Season: 8 / Episode: 2
It was only a matter of time until the new Doctor would have to face the Daleks, and in the second episode of season eight, “Into the Daleks,” the Doctor does just that, getting up-close and personal with his enemy by diving into its mind.
In the first scene of the episode, we see two soldiers—a female soldier named Journey Blue and her wounded brother—flying through space, trying to escape the Daleks in pursuit. Just as the Daleks are about to blast their ship, the Doctor saves Journey with the Tardis. Of course, a soldier who finds herself suddenly transported inside a time machine with a stranger when she was facing death with her brother just seconds prior to that is going to freak out. In fact, I’d say it’s a given. But the Doctor callously tells her to stop crying (even though she just lost her brother, who the Doctor says he couldn’t save) and refuses to return her to her main ship until she asks nicely and says please.
The Doctor returns her to her ship, which is full of soldiers—not exactly the Doctor’s favorite people, as we all know—who are in the midst of a battle against the Daleks and think they may have an asset in the form of a “good” Dalek—a Dalek who wants to destroy his species. However, the Dalek is wounded, so the soldiers demand that the Doctor cure it.
Meanwhile, on Earth, Clara meets a new teacher at her school, a former soldier named Danny Pink. Danny’s full of awkwardness and angst (when his students ask if he’s ever killed someone, he goes silent and a single emo tear falls down his face, making me momentarily confuse this for a My Chemical Romance video) and a bit of mystery, as his name sounds curiously close to that of soldier Journey. I wouldn’t put it past writer Steven Moffat to make a connection between the two characters and reveal it later in the series—something he loves doing—but for now, Danny’s just Clara’s love interest.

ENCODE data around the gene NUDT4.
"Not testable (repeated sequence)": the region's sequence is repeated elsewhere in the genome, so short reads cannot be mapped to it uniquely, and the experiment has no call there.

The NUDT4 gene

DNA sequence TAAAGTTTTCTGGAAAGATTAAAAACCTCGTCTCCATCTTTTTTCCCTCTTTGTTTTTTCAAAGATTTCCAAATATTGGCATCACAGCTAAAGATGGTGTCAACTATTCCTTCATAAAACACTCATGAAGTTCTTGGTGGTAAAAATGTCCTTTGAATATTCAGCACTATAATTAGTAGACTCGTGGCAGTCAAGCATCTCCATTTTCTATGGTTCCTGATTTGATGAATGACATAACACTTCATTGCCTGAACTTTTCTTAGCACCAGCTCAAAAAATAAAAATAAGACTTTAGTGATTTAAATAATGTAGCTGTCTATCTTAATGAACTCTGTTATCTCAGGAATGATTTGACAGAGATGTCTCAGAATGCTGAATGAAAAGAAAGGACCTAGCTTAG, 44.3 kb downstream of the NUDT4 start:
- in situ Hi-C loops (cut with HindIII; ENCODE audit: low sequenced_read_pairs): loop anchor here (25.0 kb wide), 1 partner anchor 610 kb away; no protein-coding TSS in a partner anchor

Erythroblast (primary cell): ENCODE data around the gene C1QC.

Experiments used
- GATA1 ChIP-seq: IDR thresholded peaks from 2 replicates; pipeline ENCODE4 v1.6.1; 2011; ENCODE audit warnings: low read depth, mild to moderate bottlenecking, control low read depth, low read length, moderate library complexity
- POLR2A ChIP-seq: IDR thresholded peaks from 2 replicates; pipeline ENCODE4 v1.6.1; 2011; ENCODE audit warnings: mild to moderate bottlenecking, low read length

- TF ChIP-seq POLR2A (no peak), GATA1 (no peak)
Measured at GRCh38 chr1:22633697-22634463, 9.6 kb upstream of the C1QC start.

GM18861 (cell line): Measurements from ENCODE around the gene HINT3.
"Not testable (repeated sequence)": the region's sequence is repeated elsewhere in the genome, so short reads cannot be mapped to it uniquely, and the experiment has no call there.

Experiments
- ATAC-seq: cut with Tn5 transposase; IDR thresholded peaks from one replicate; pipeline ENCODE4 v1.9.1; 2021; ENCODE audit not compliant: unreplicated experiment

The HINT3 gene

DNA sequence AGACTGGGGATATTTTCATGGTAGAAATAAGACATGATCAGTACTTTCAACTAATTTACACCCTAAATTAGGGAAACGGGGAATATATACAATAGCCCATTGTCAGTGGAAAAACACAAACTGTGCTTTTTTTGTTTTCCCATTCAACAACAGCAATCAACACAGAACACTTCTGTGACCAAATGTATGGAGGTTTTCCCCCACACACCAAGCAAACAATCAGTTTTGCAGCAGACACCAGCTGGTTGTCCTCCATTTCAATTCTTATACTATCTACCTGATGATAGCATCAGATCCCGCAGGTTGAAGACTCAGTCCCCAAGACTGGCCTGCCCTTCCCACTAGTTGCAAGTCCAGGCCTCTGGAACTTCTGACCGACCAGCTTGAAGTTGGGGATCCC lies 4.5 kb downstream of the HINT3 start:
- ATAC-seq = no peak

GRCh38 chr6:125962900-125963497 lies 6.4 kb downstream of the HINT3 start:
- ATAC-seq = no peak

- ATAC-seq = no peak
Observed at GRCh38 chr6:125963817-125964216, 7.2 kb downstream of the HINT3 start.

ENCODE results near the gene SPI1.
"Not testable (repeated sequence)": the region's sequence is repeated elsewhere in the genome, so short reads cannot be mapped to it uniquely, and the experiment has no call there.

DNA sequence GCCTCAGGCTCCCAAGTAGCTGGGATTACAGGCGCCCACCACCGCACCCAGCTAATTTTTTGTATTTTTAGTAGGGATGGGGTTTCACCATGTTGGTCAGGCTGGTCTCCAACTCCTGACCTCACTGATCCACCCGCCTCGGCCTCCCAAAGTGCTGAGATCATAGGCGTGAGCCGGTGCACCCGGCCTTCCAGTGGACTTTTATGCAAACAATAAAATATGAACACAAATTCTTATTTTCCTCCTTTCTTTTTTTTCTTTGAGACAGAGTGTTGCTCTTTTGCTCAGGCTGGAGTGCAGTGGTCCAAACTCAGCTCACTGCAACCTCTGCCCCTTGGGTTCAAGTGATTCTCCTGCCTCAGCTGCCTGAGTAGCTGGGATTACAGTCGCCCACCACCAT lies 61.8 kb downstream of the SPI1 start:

Just as Clara makes plans to meet Danny for drinks, the Doctor shows up and takes Clara back with him to face the good Dalek, who they’ve named Rusty. Before they head out onto the ship, he and Clara have the little conversation that has been in every season eight trailer and preview for the last few months: The Doctor asks Clara if she thinks he’s a good man, and Clara says she doesn’t know.
Back on the ship, the Doctor and Clara, along with Journey and two other soldiers from the crew, are shrunk down and enter Rusty’s body through his eyestalk (which turns out to be super trippy, by the way). One of the soldiers accidentally hurts Rusty, which causes his Dalek antibodies to promptly attack and kill the soldier, which the Doctor does nothing to stop.
The Doctor figures out that Rusty’s problem is the result of a radioactive leak inside his body, but when he fixes it, Rusty reverts to killer Dalek mode and starts exterminating everyone on the ship. The Doctor spends some time being grimly smug and feeling vindicated in his theory that there are no good Daleks, that they are all essentially bad, until Clara slaps him across the face and tells him he has missed the point of their whole mission. The Doctor snaps out of it and thinks up a plan: They’ll access the feelings and memories about the beauty of the universe that Rusty has suppressed in his mind and try to make him good again. During the course of the plan, another soldier dies, sacrificing herself for the mission, and we see her transported to “heaven” with Missy, the woman from last week’s episode who claims to be the Doctor’s girlfriend and has been collecting the Doctor’s casualties (seriously, who is this lady?).
Back inside Rusty’s mind, the Doctor allows the Dalek access to his own memories, hoping his memories of the beauty of the universe will allow Rusty to become good. However, Rusty also sees the Doctor’s extreme hatred of the Daleks, which causes him to become overcome by hatred again, this time for his own species. Rusty kills his fellow Daleks on the ship and helps call off the rest of the Daleks’ attack.
Just in case you didn’t get the extended metaphor about the good Dalek and the nature of the Doctor that Moffat has been developing throughout the episode, he really drives it home with this line from Rusty, addressed to the Doctor: “I am not a good Dalek. You are a good Dalek.” (::Moffat throws down a Drama bomb::)
Rusty then goes off to join his fellow Daleks (to do what? Re-assimilate? Plot against them? We have no clue), and the Doctor and Clara leave, but not before Journey follows them to the Tardis and asks the Doctor to take her with him. But the Doctor refuses, just because she’s a soldier. Oh, did I mention that the Doctor hates soldiers? I’m pretty sure I did.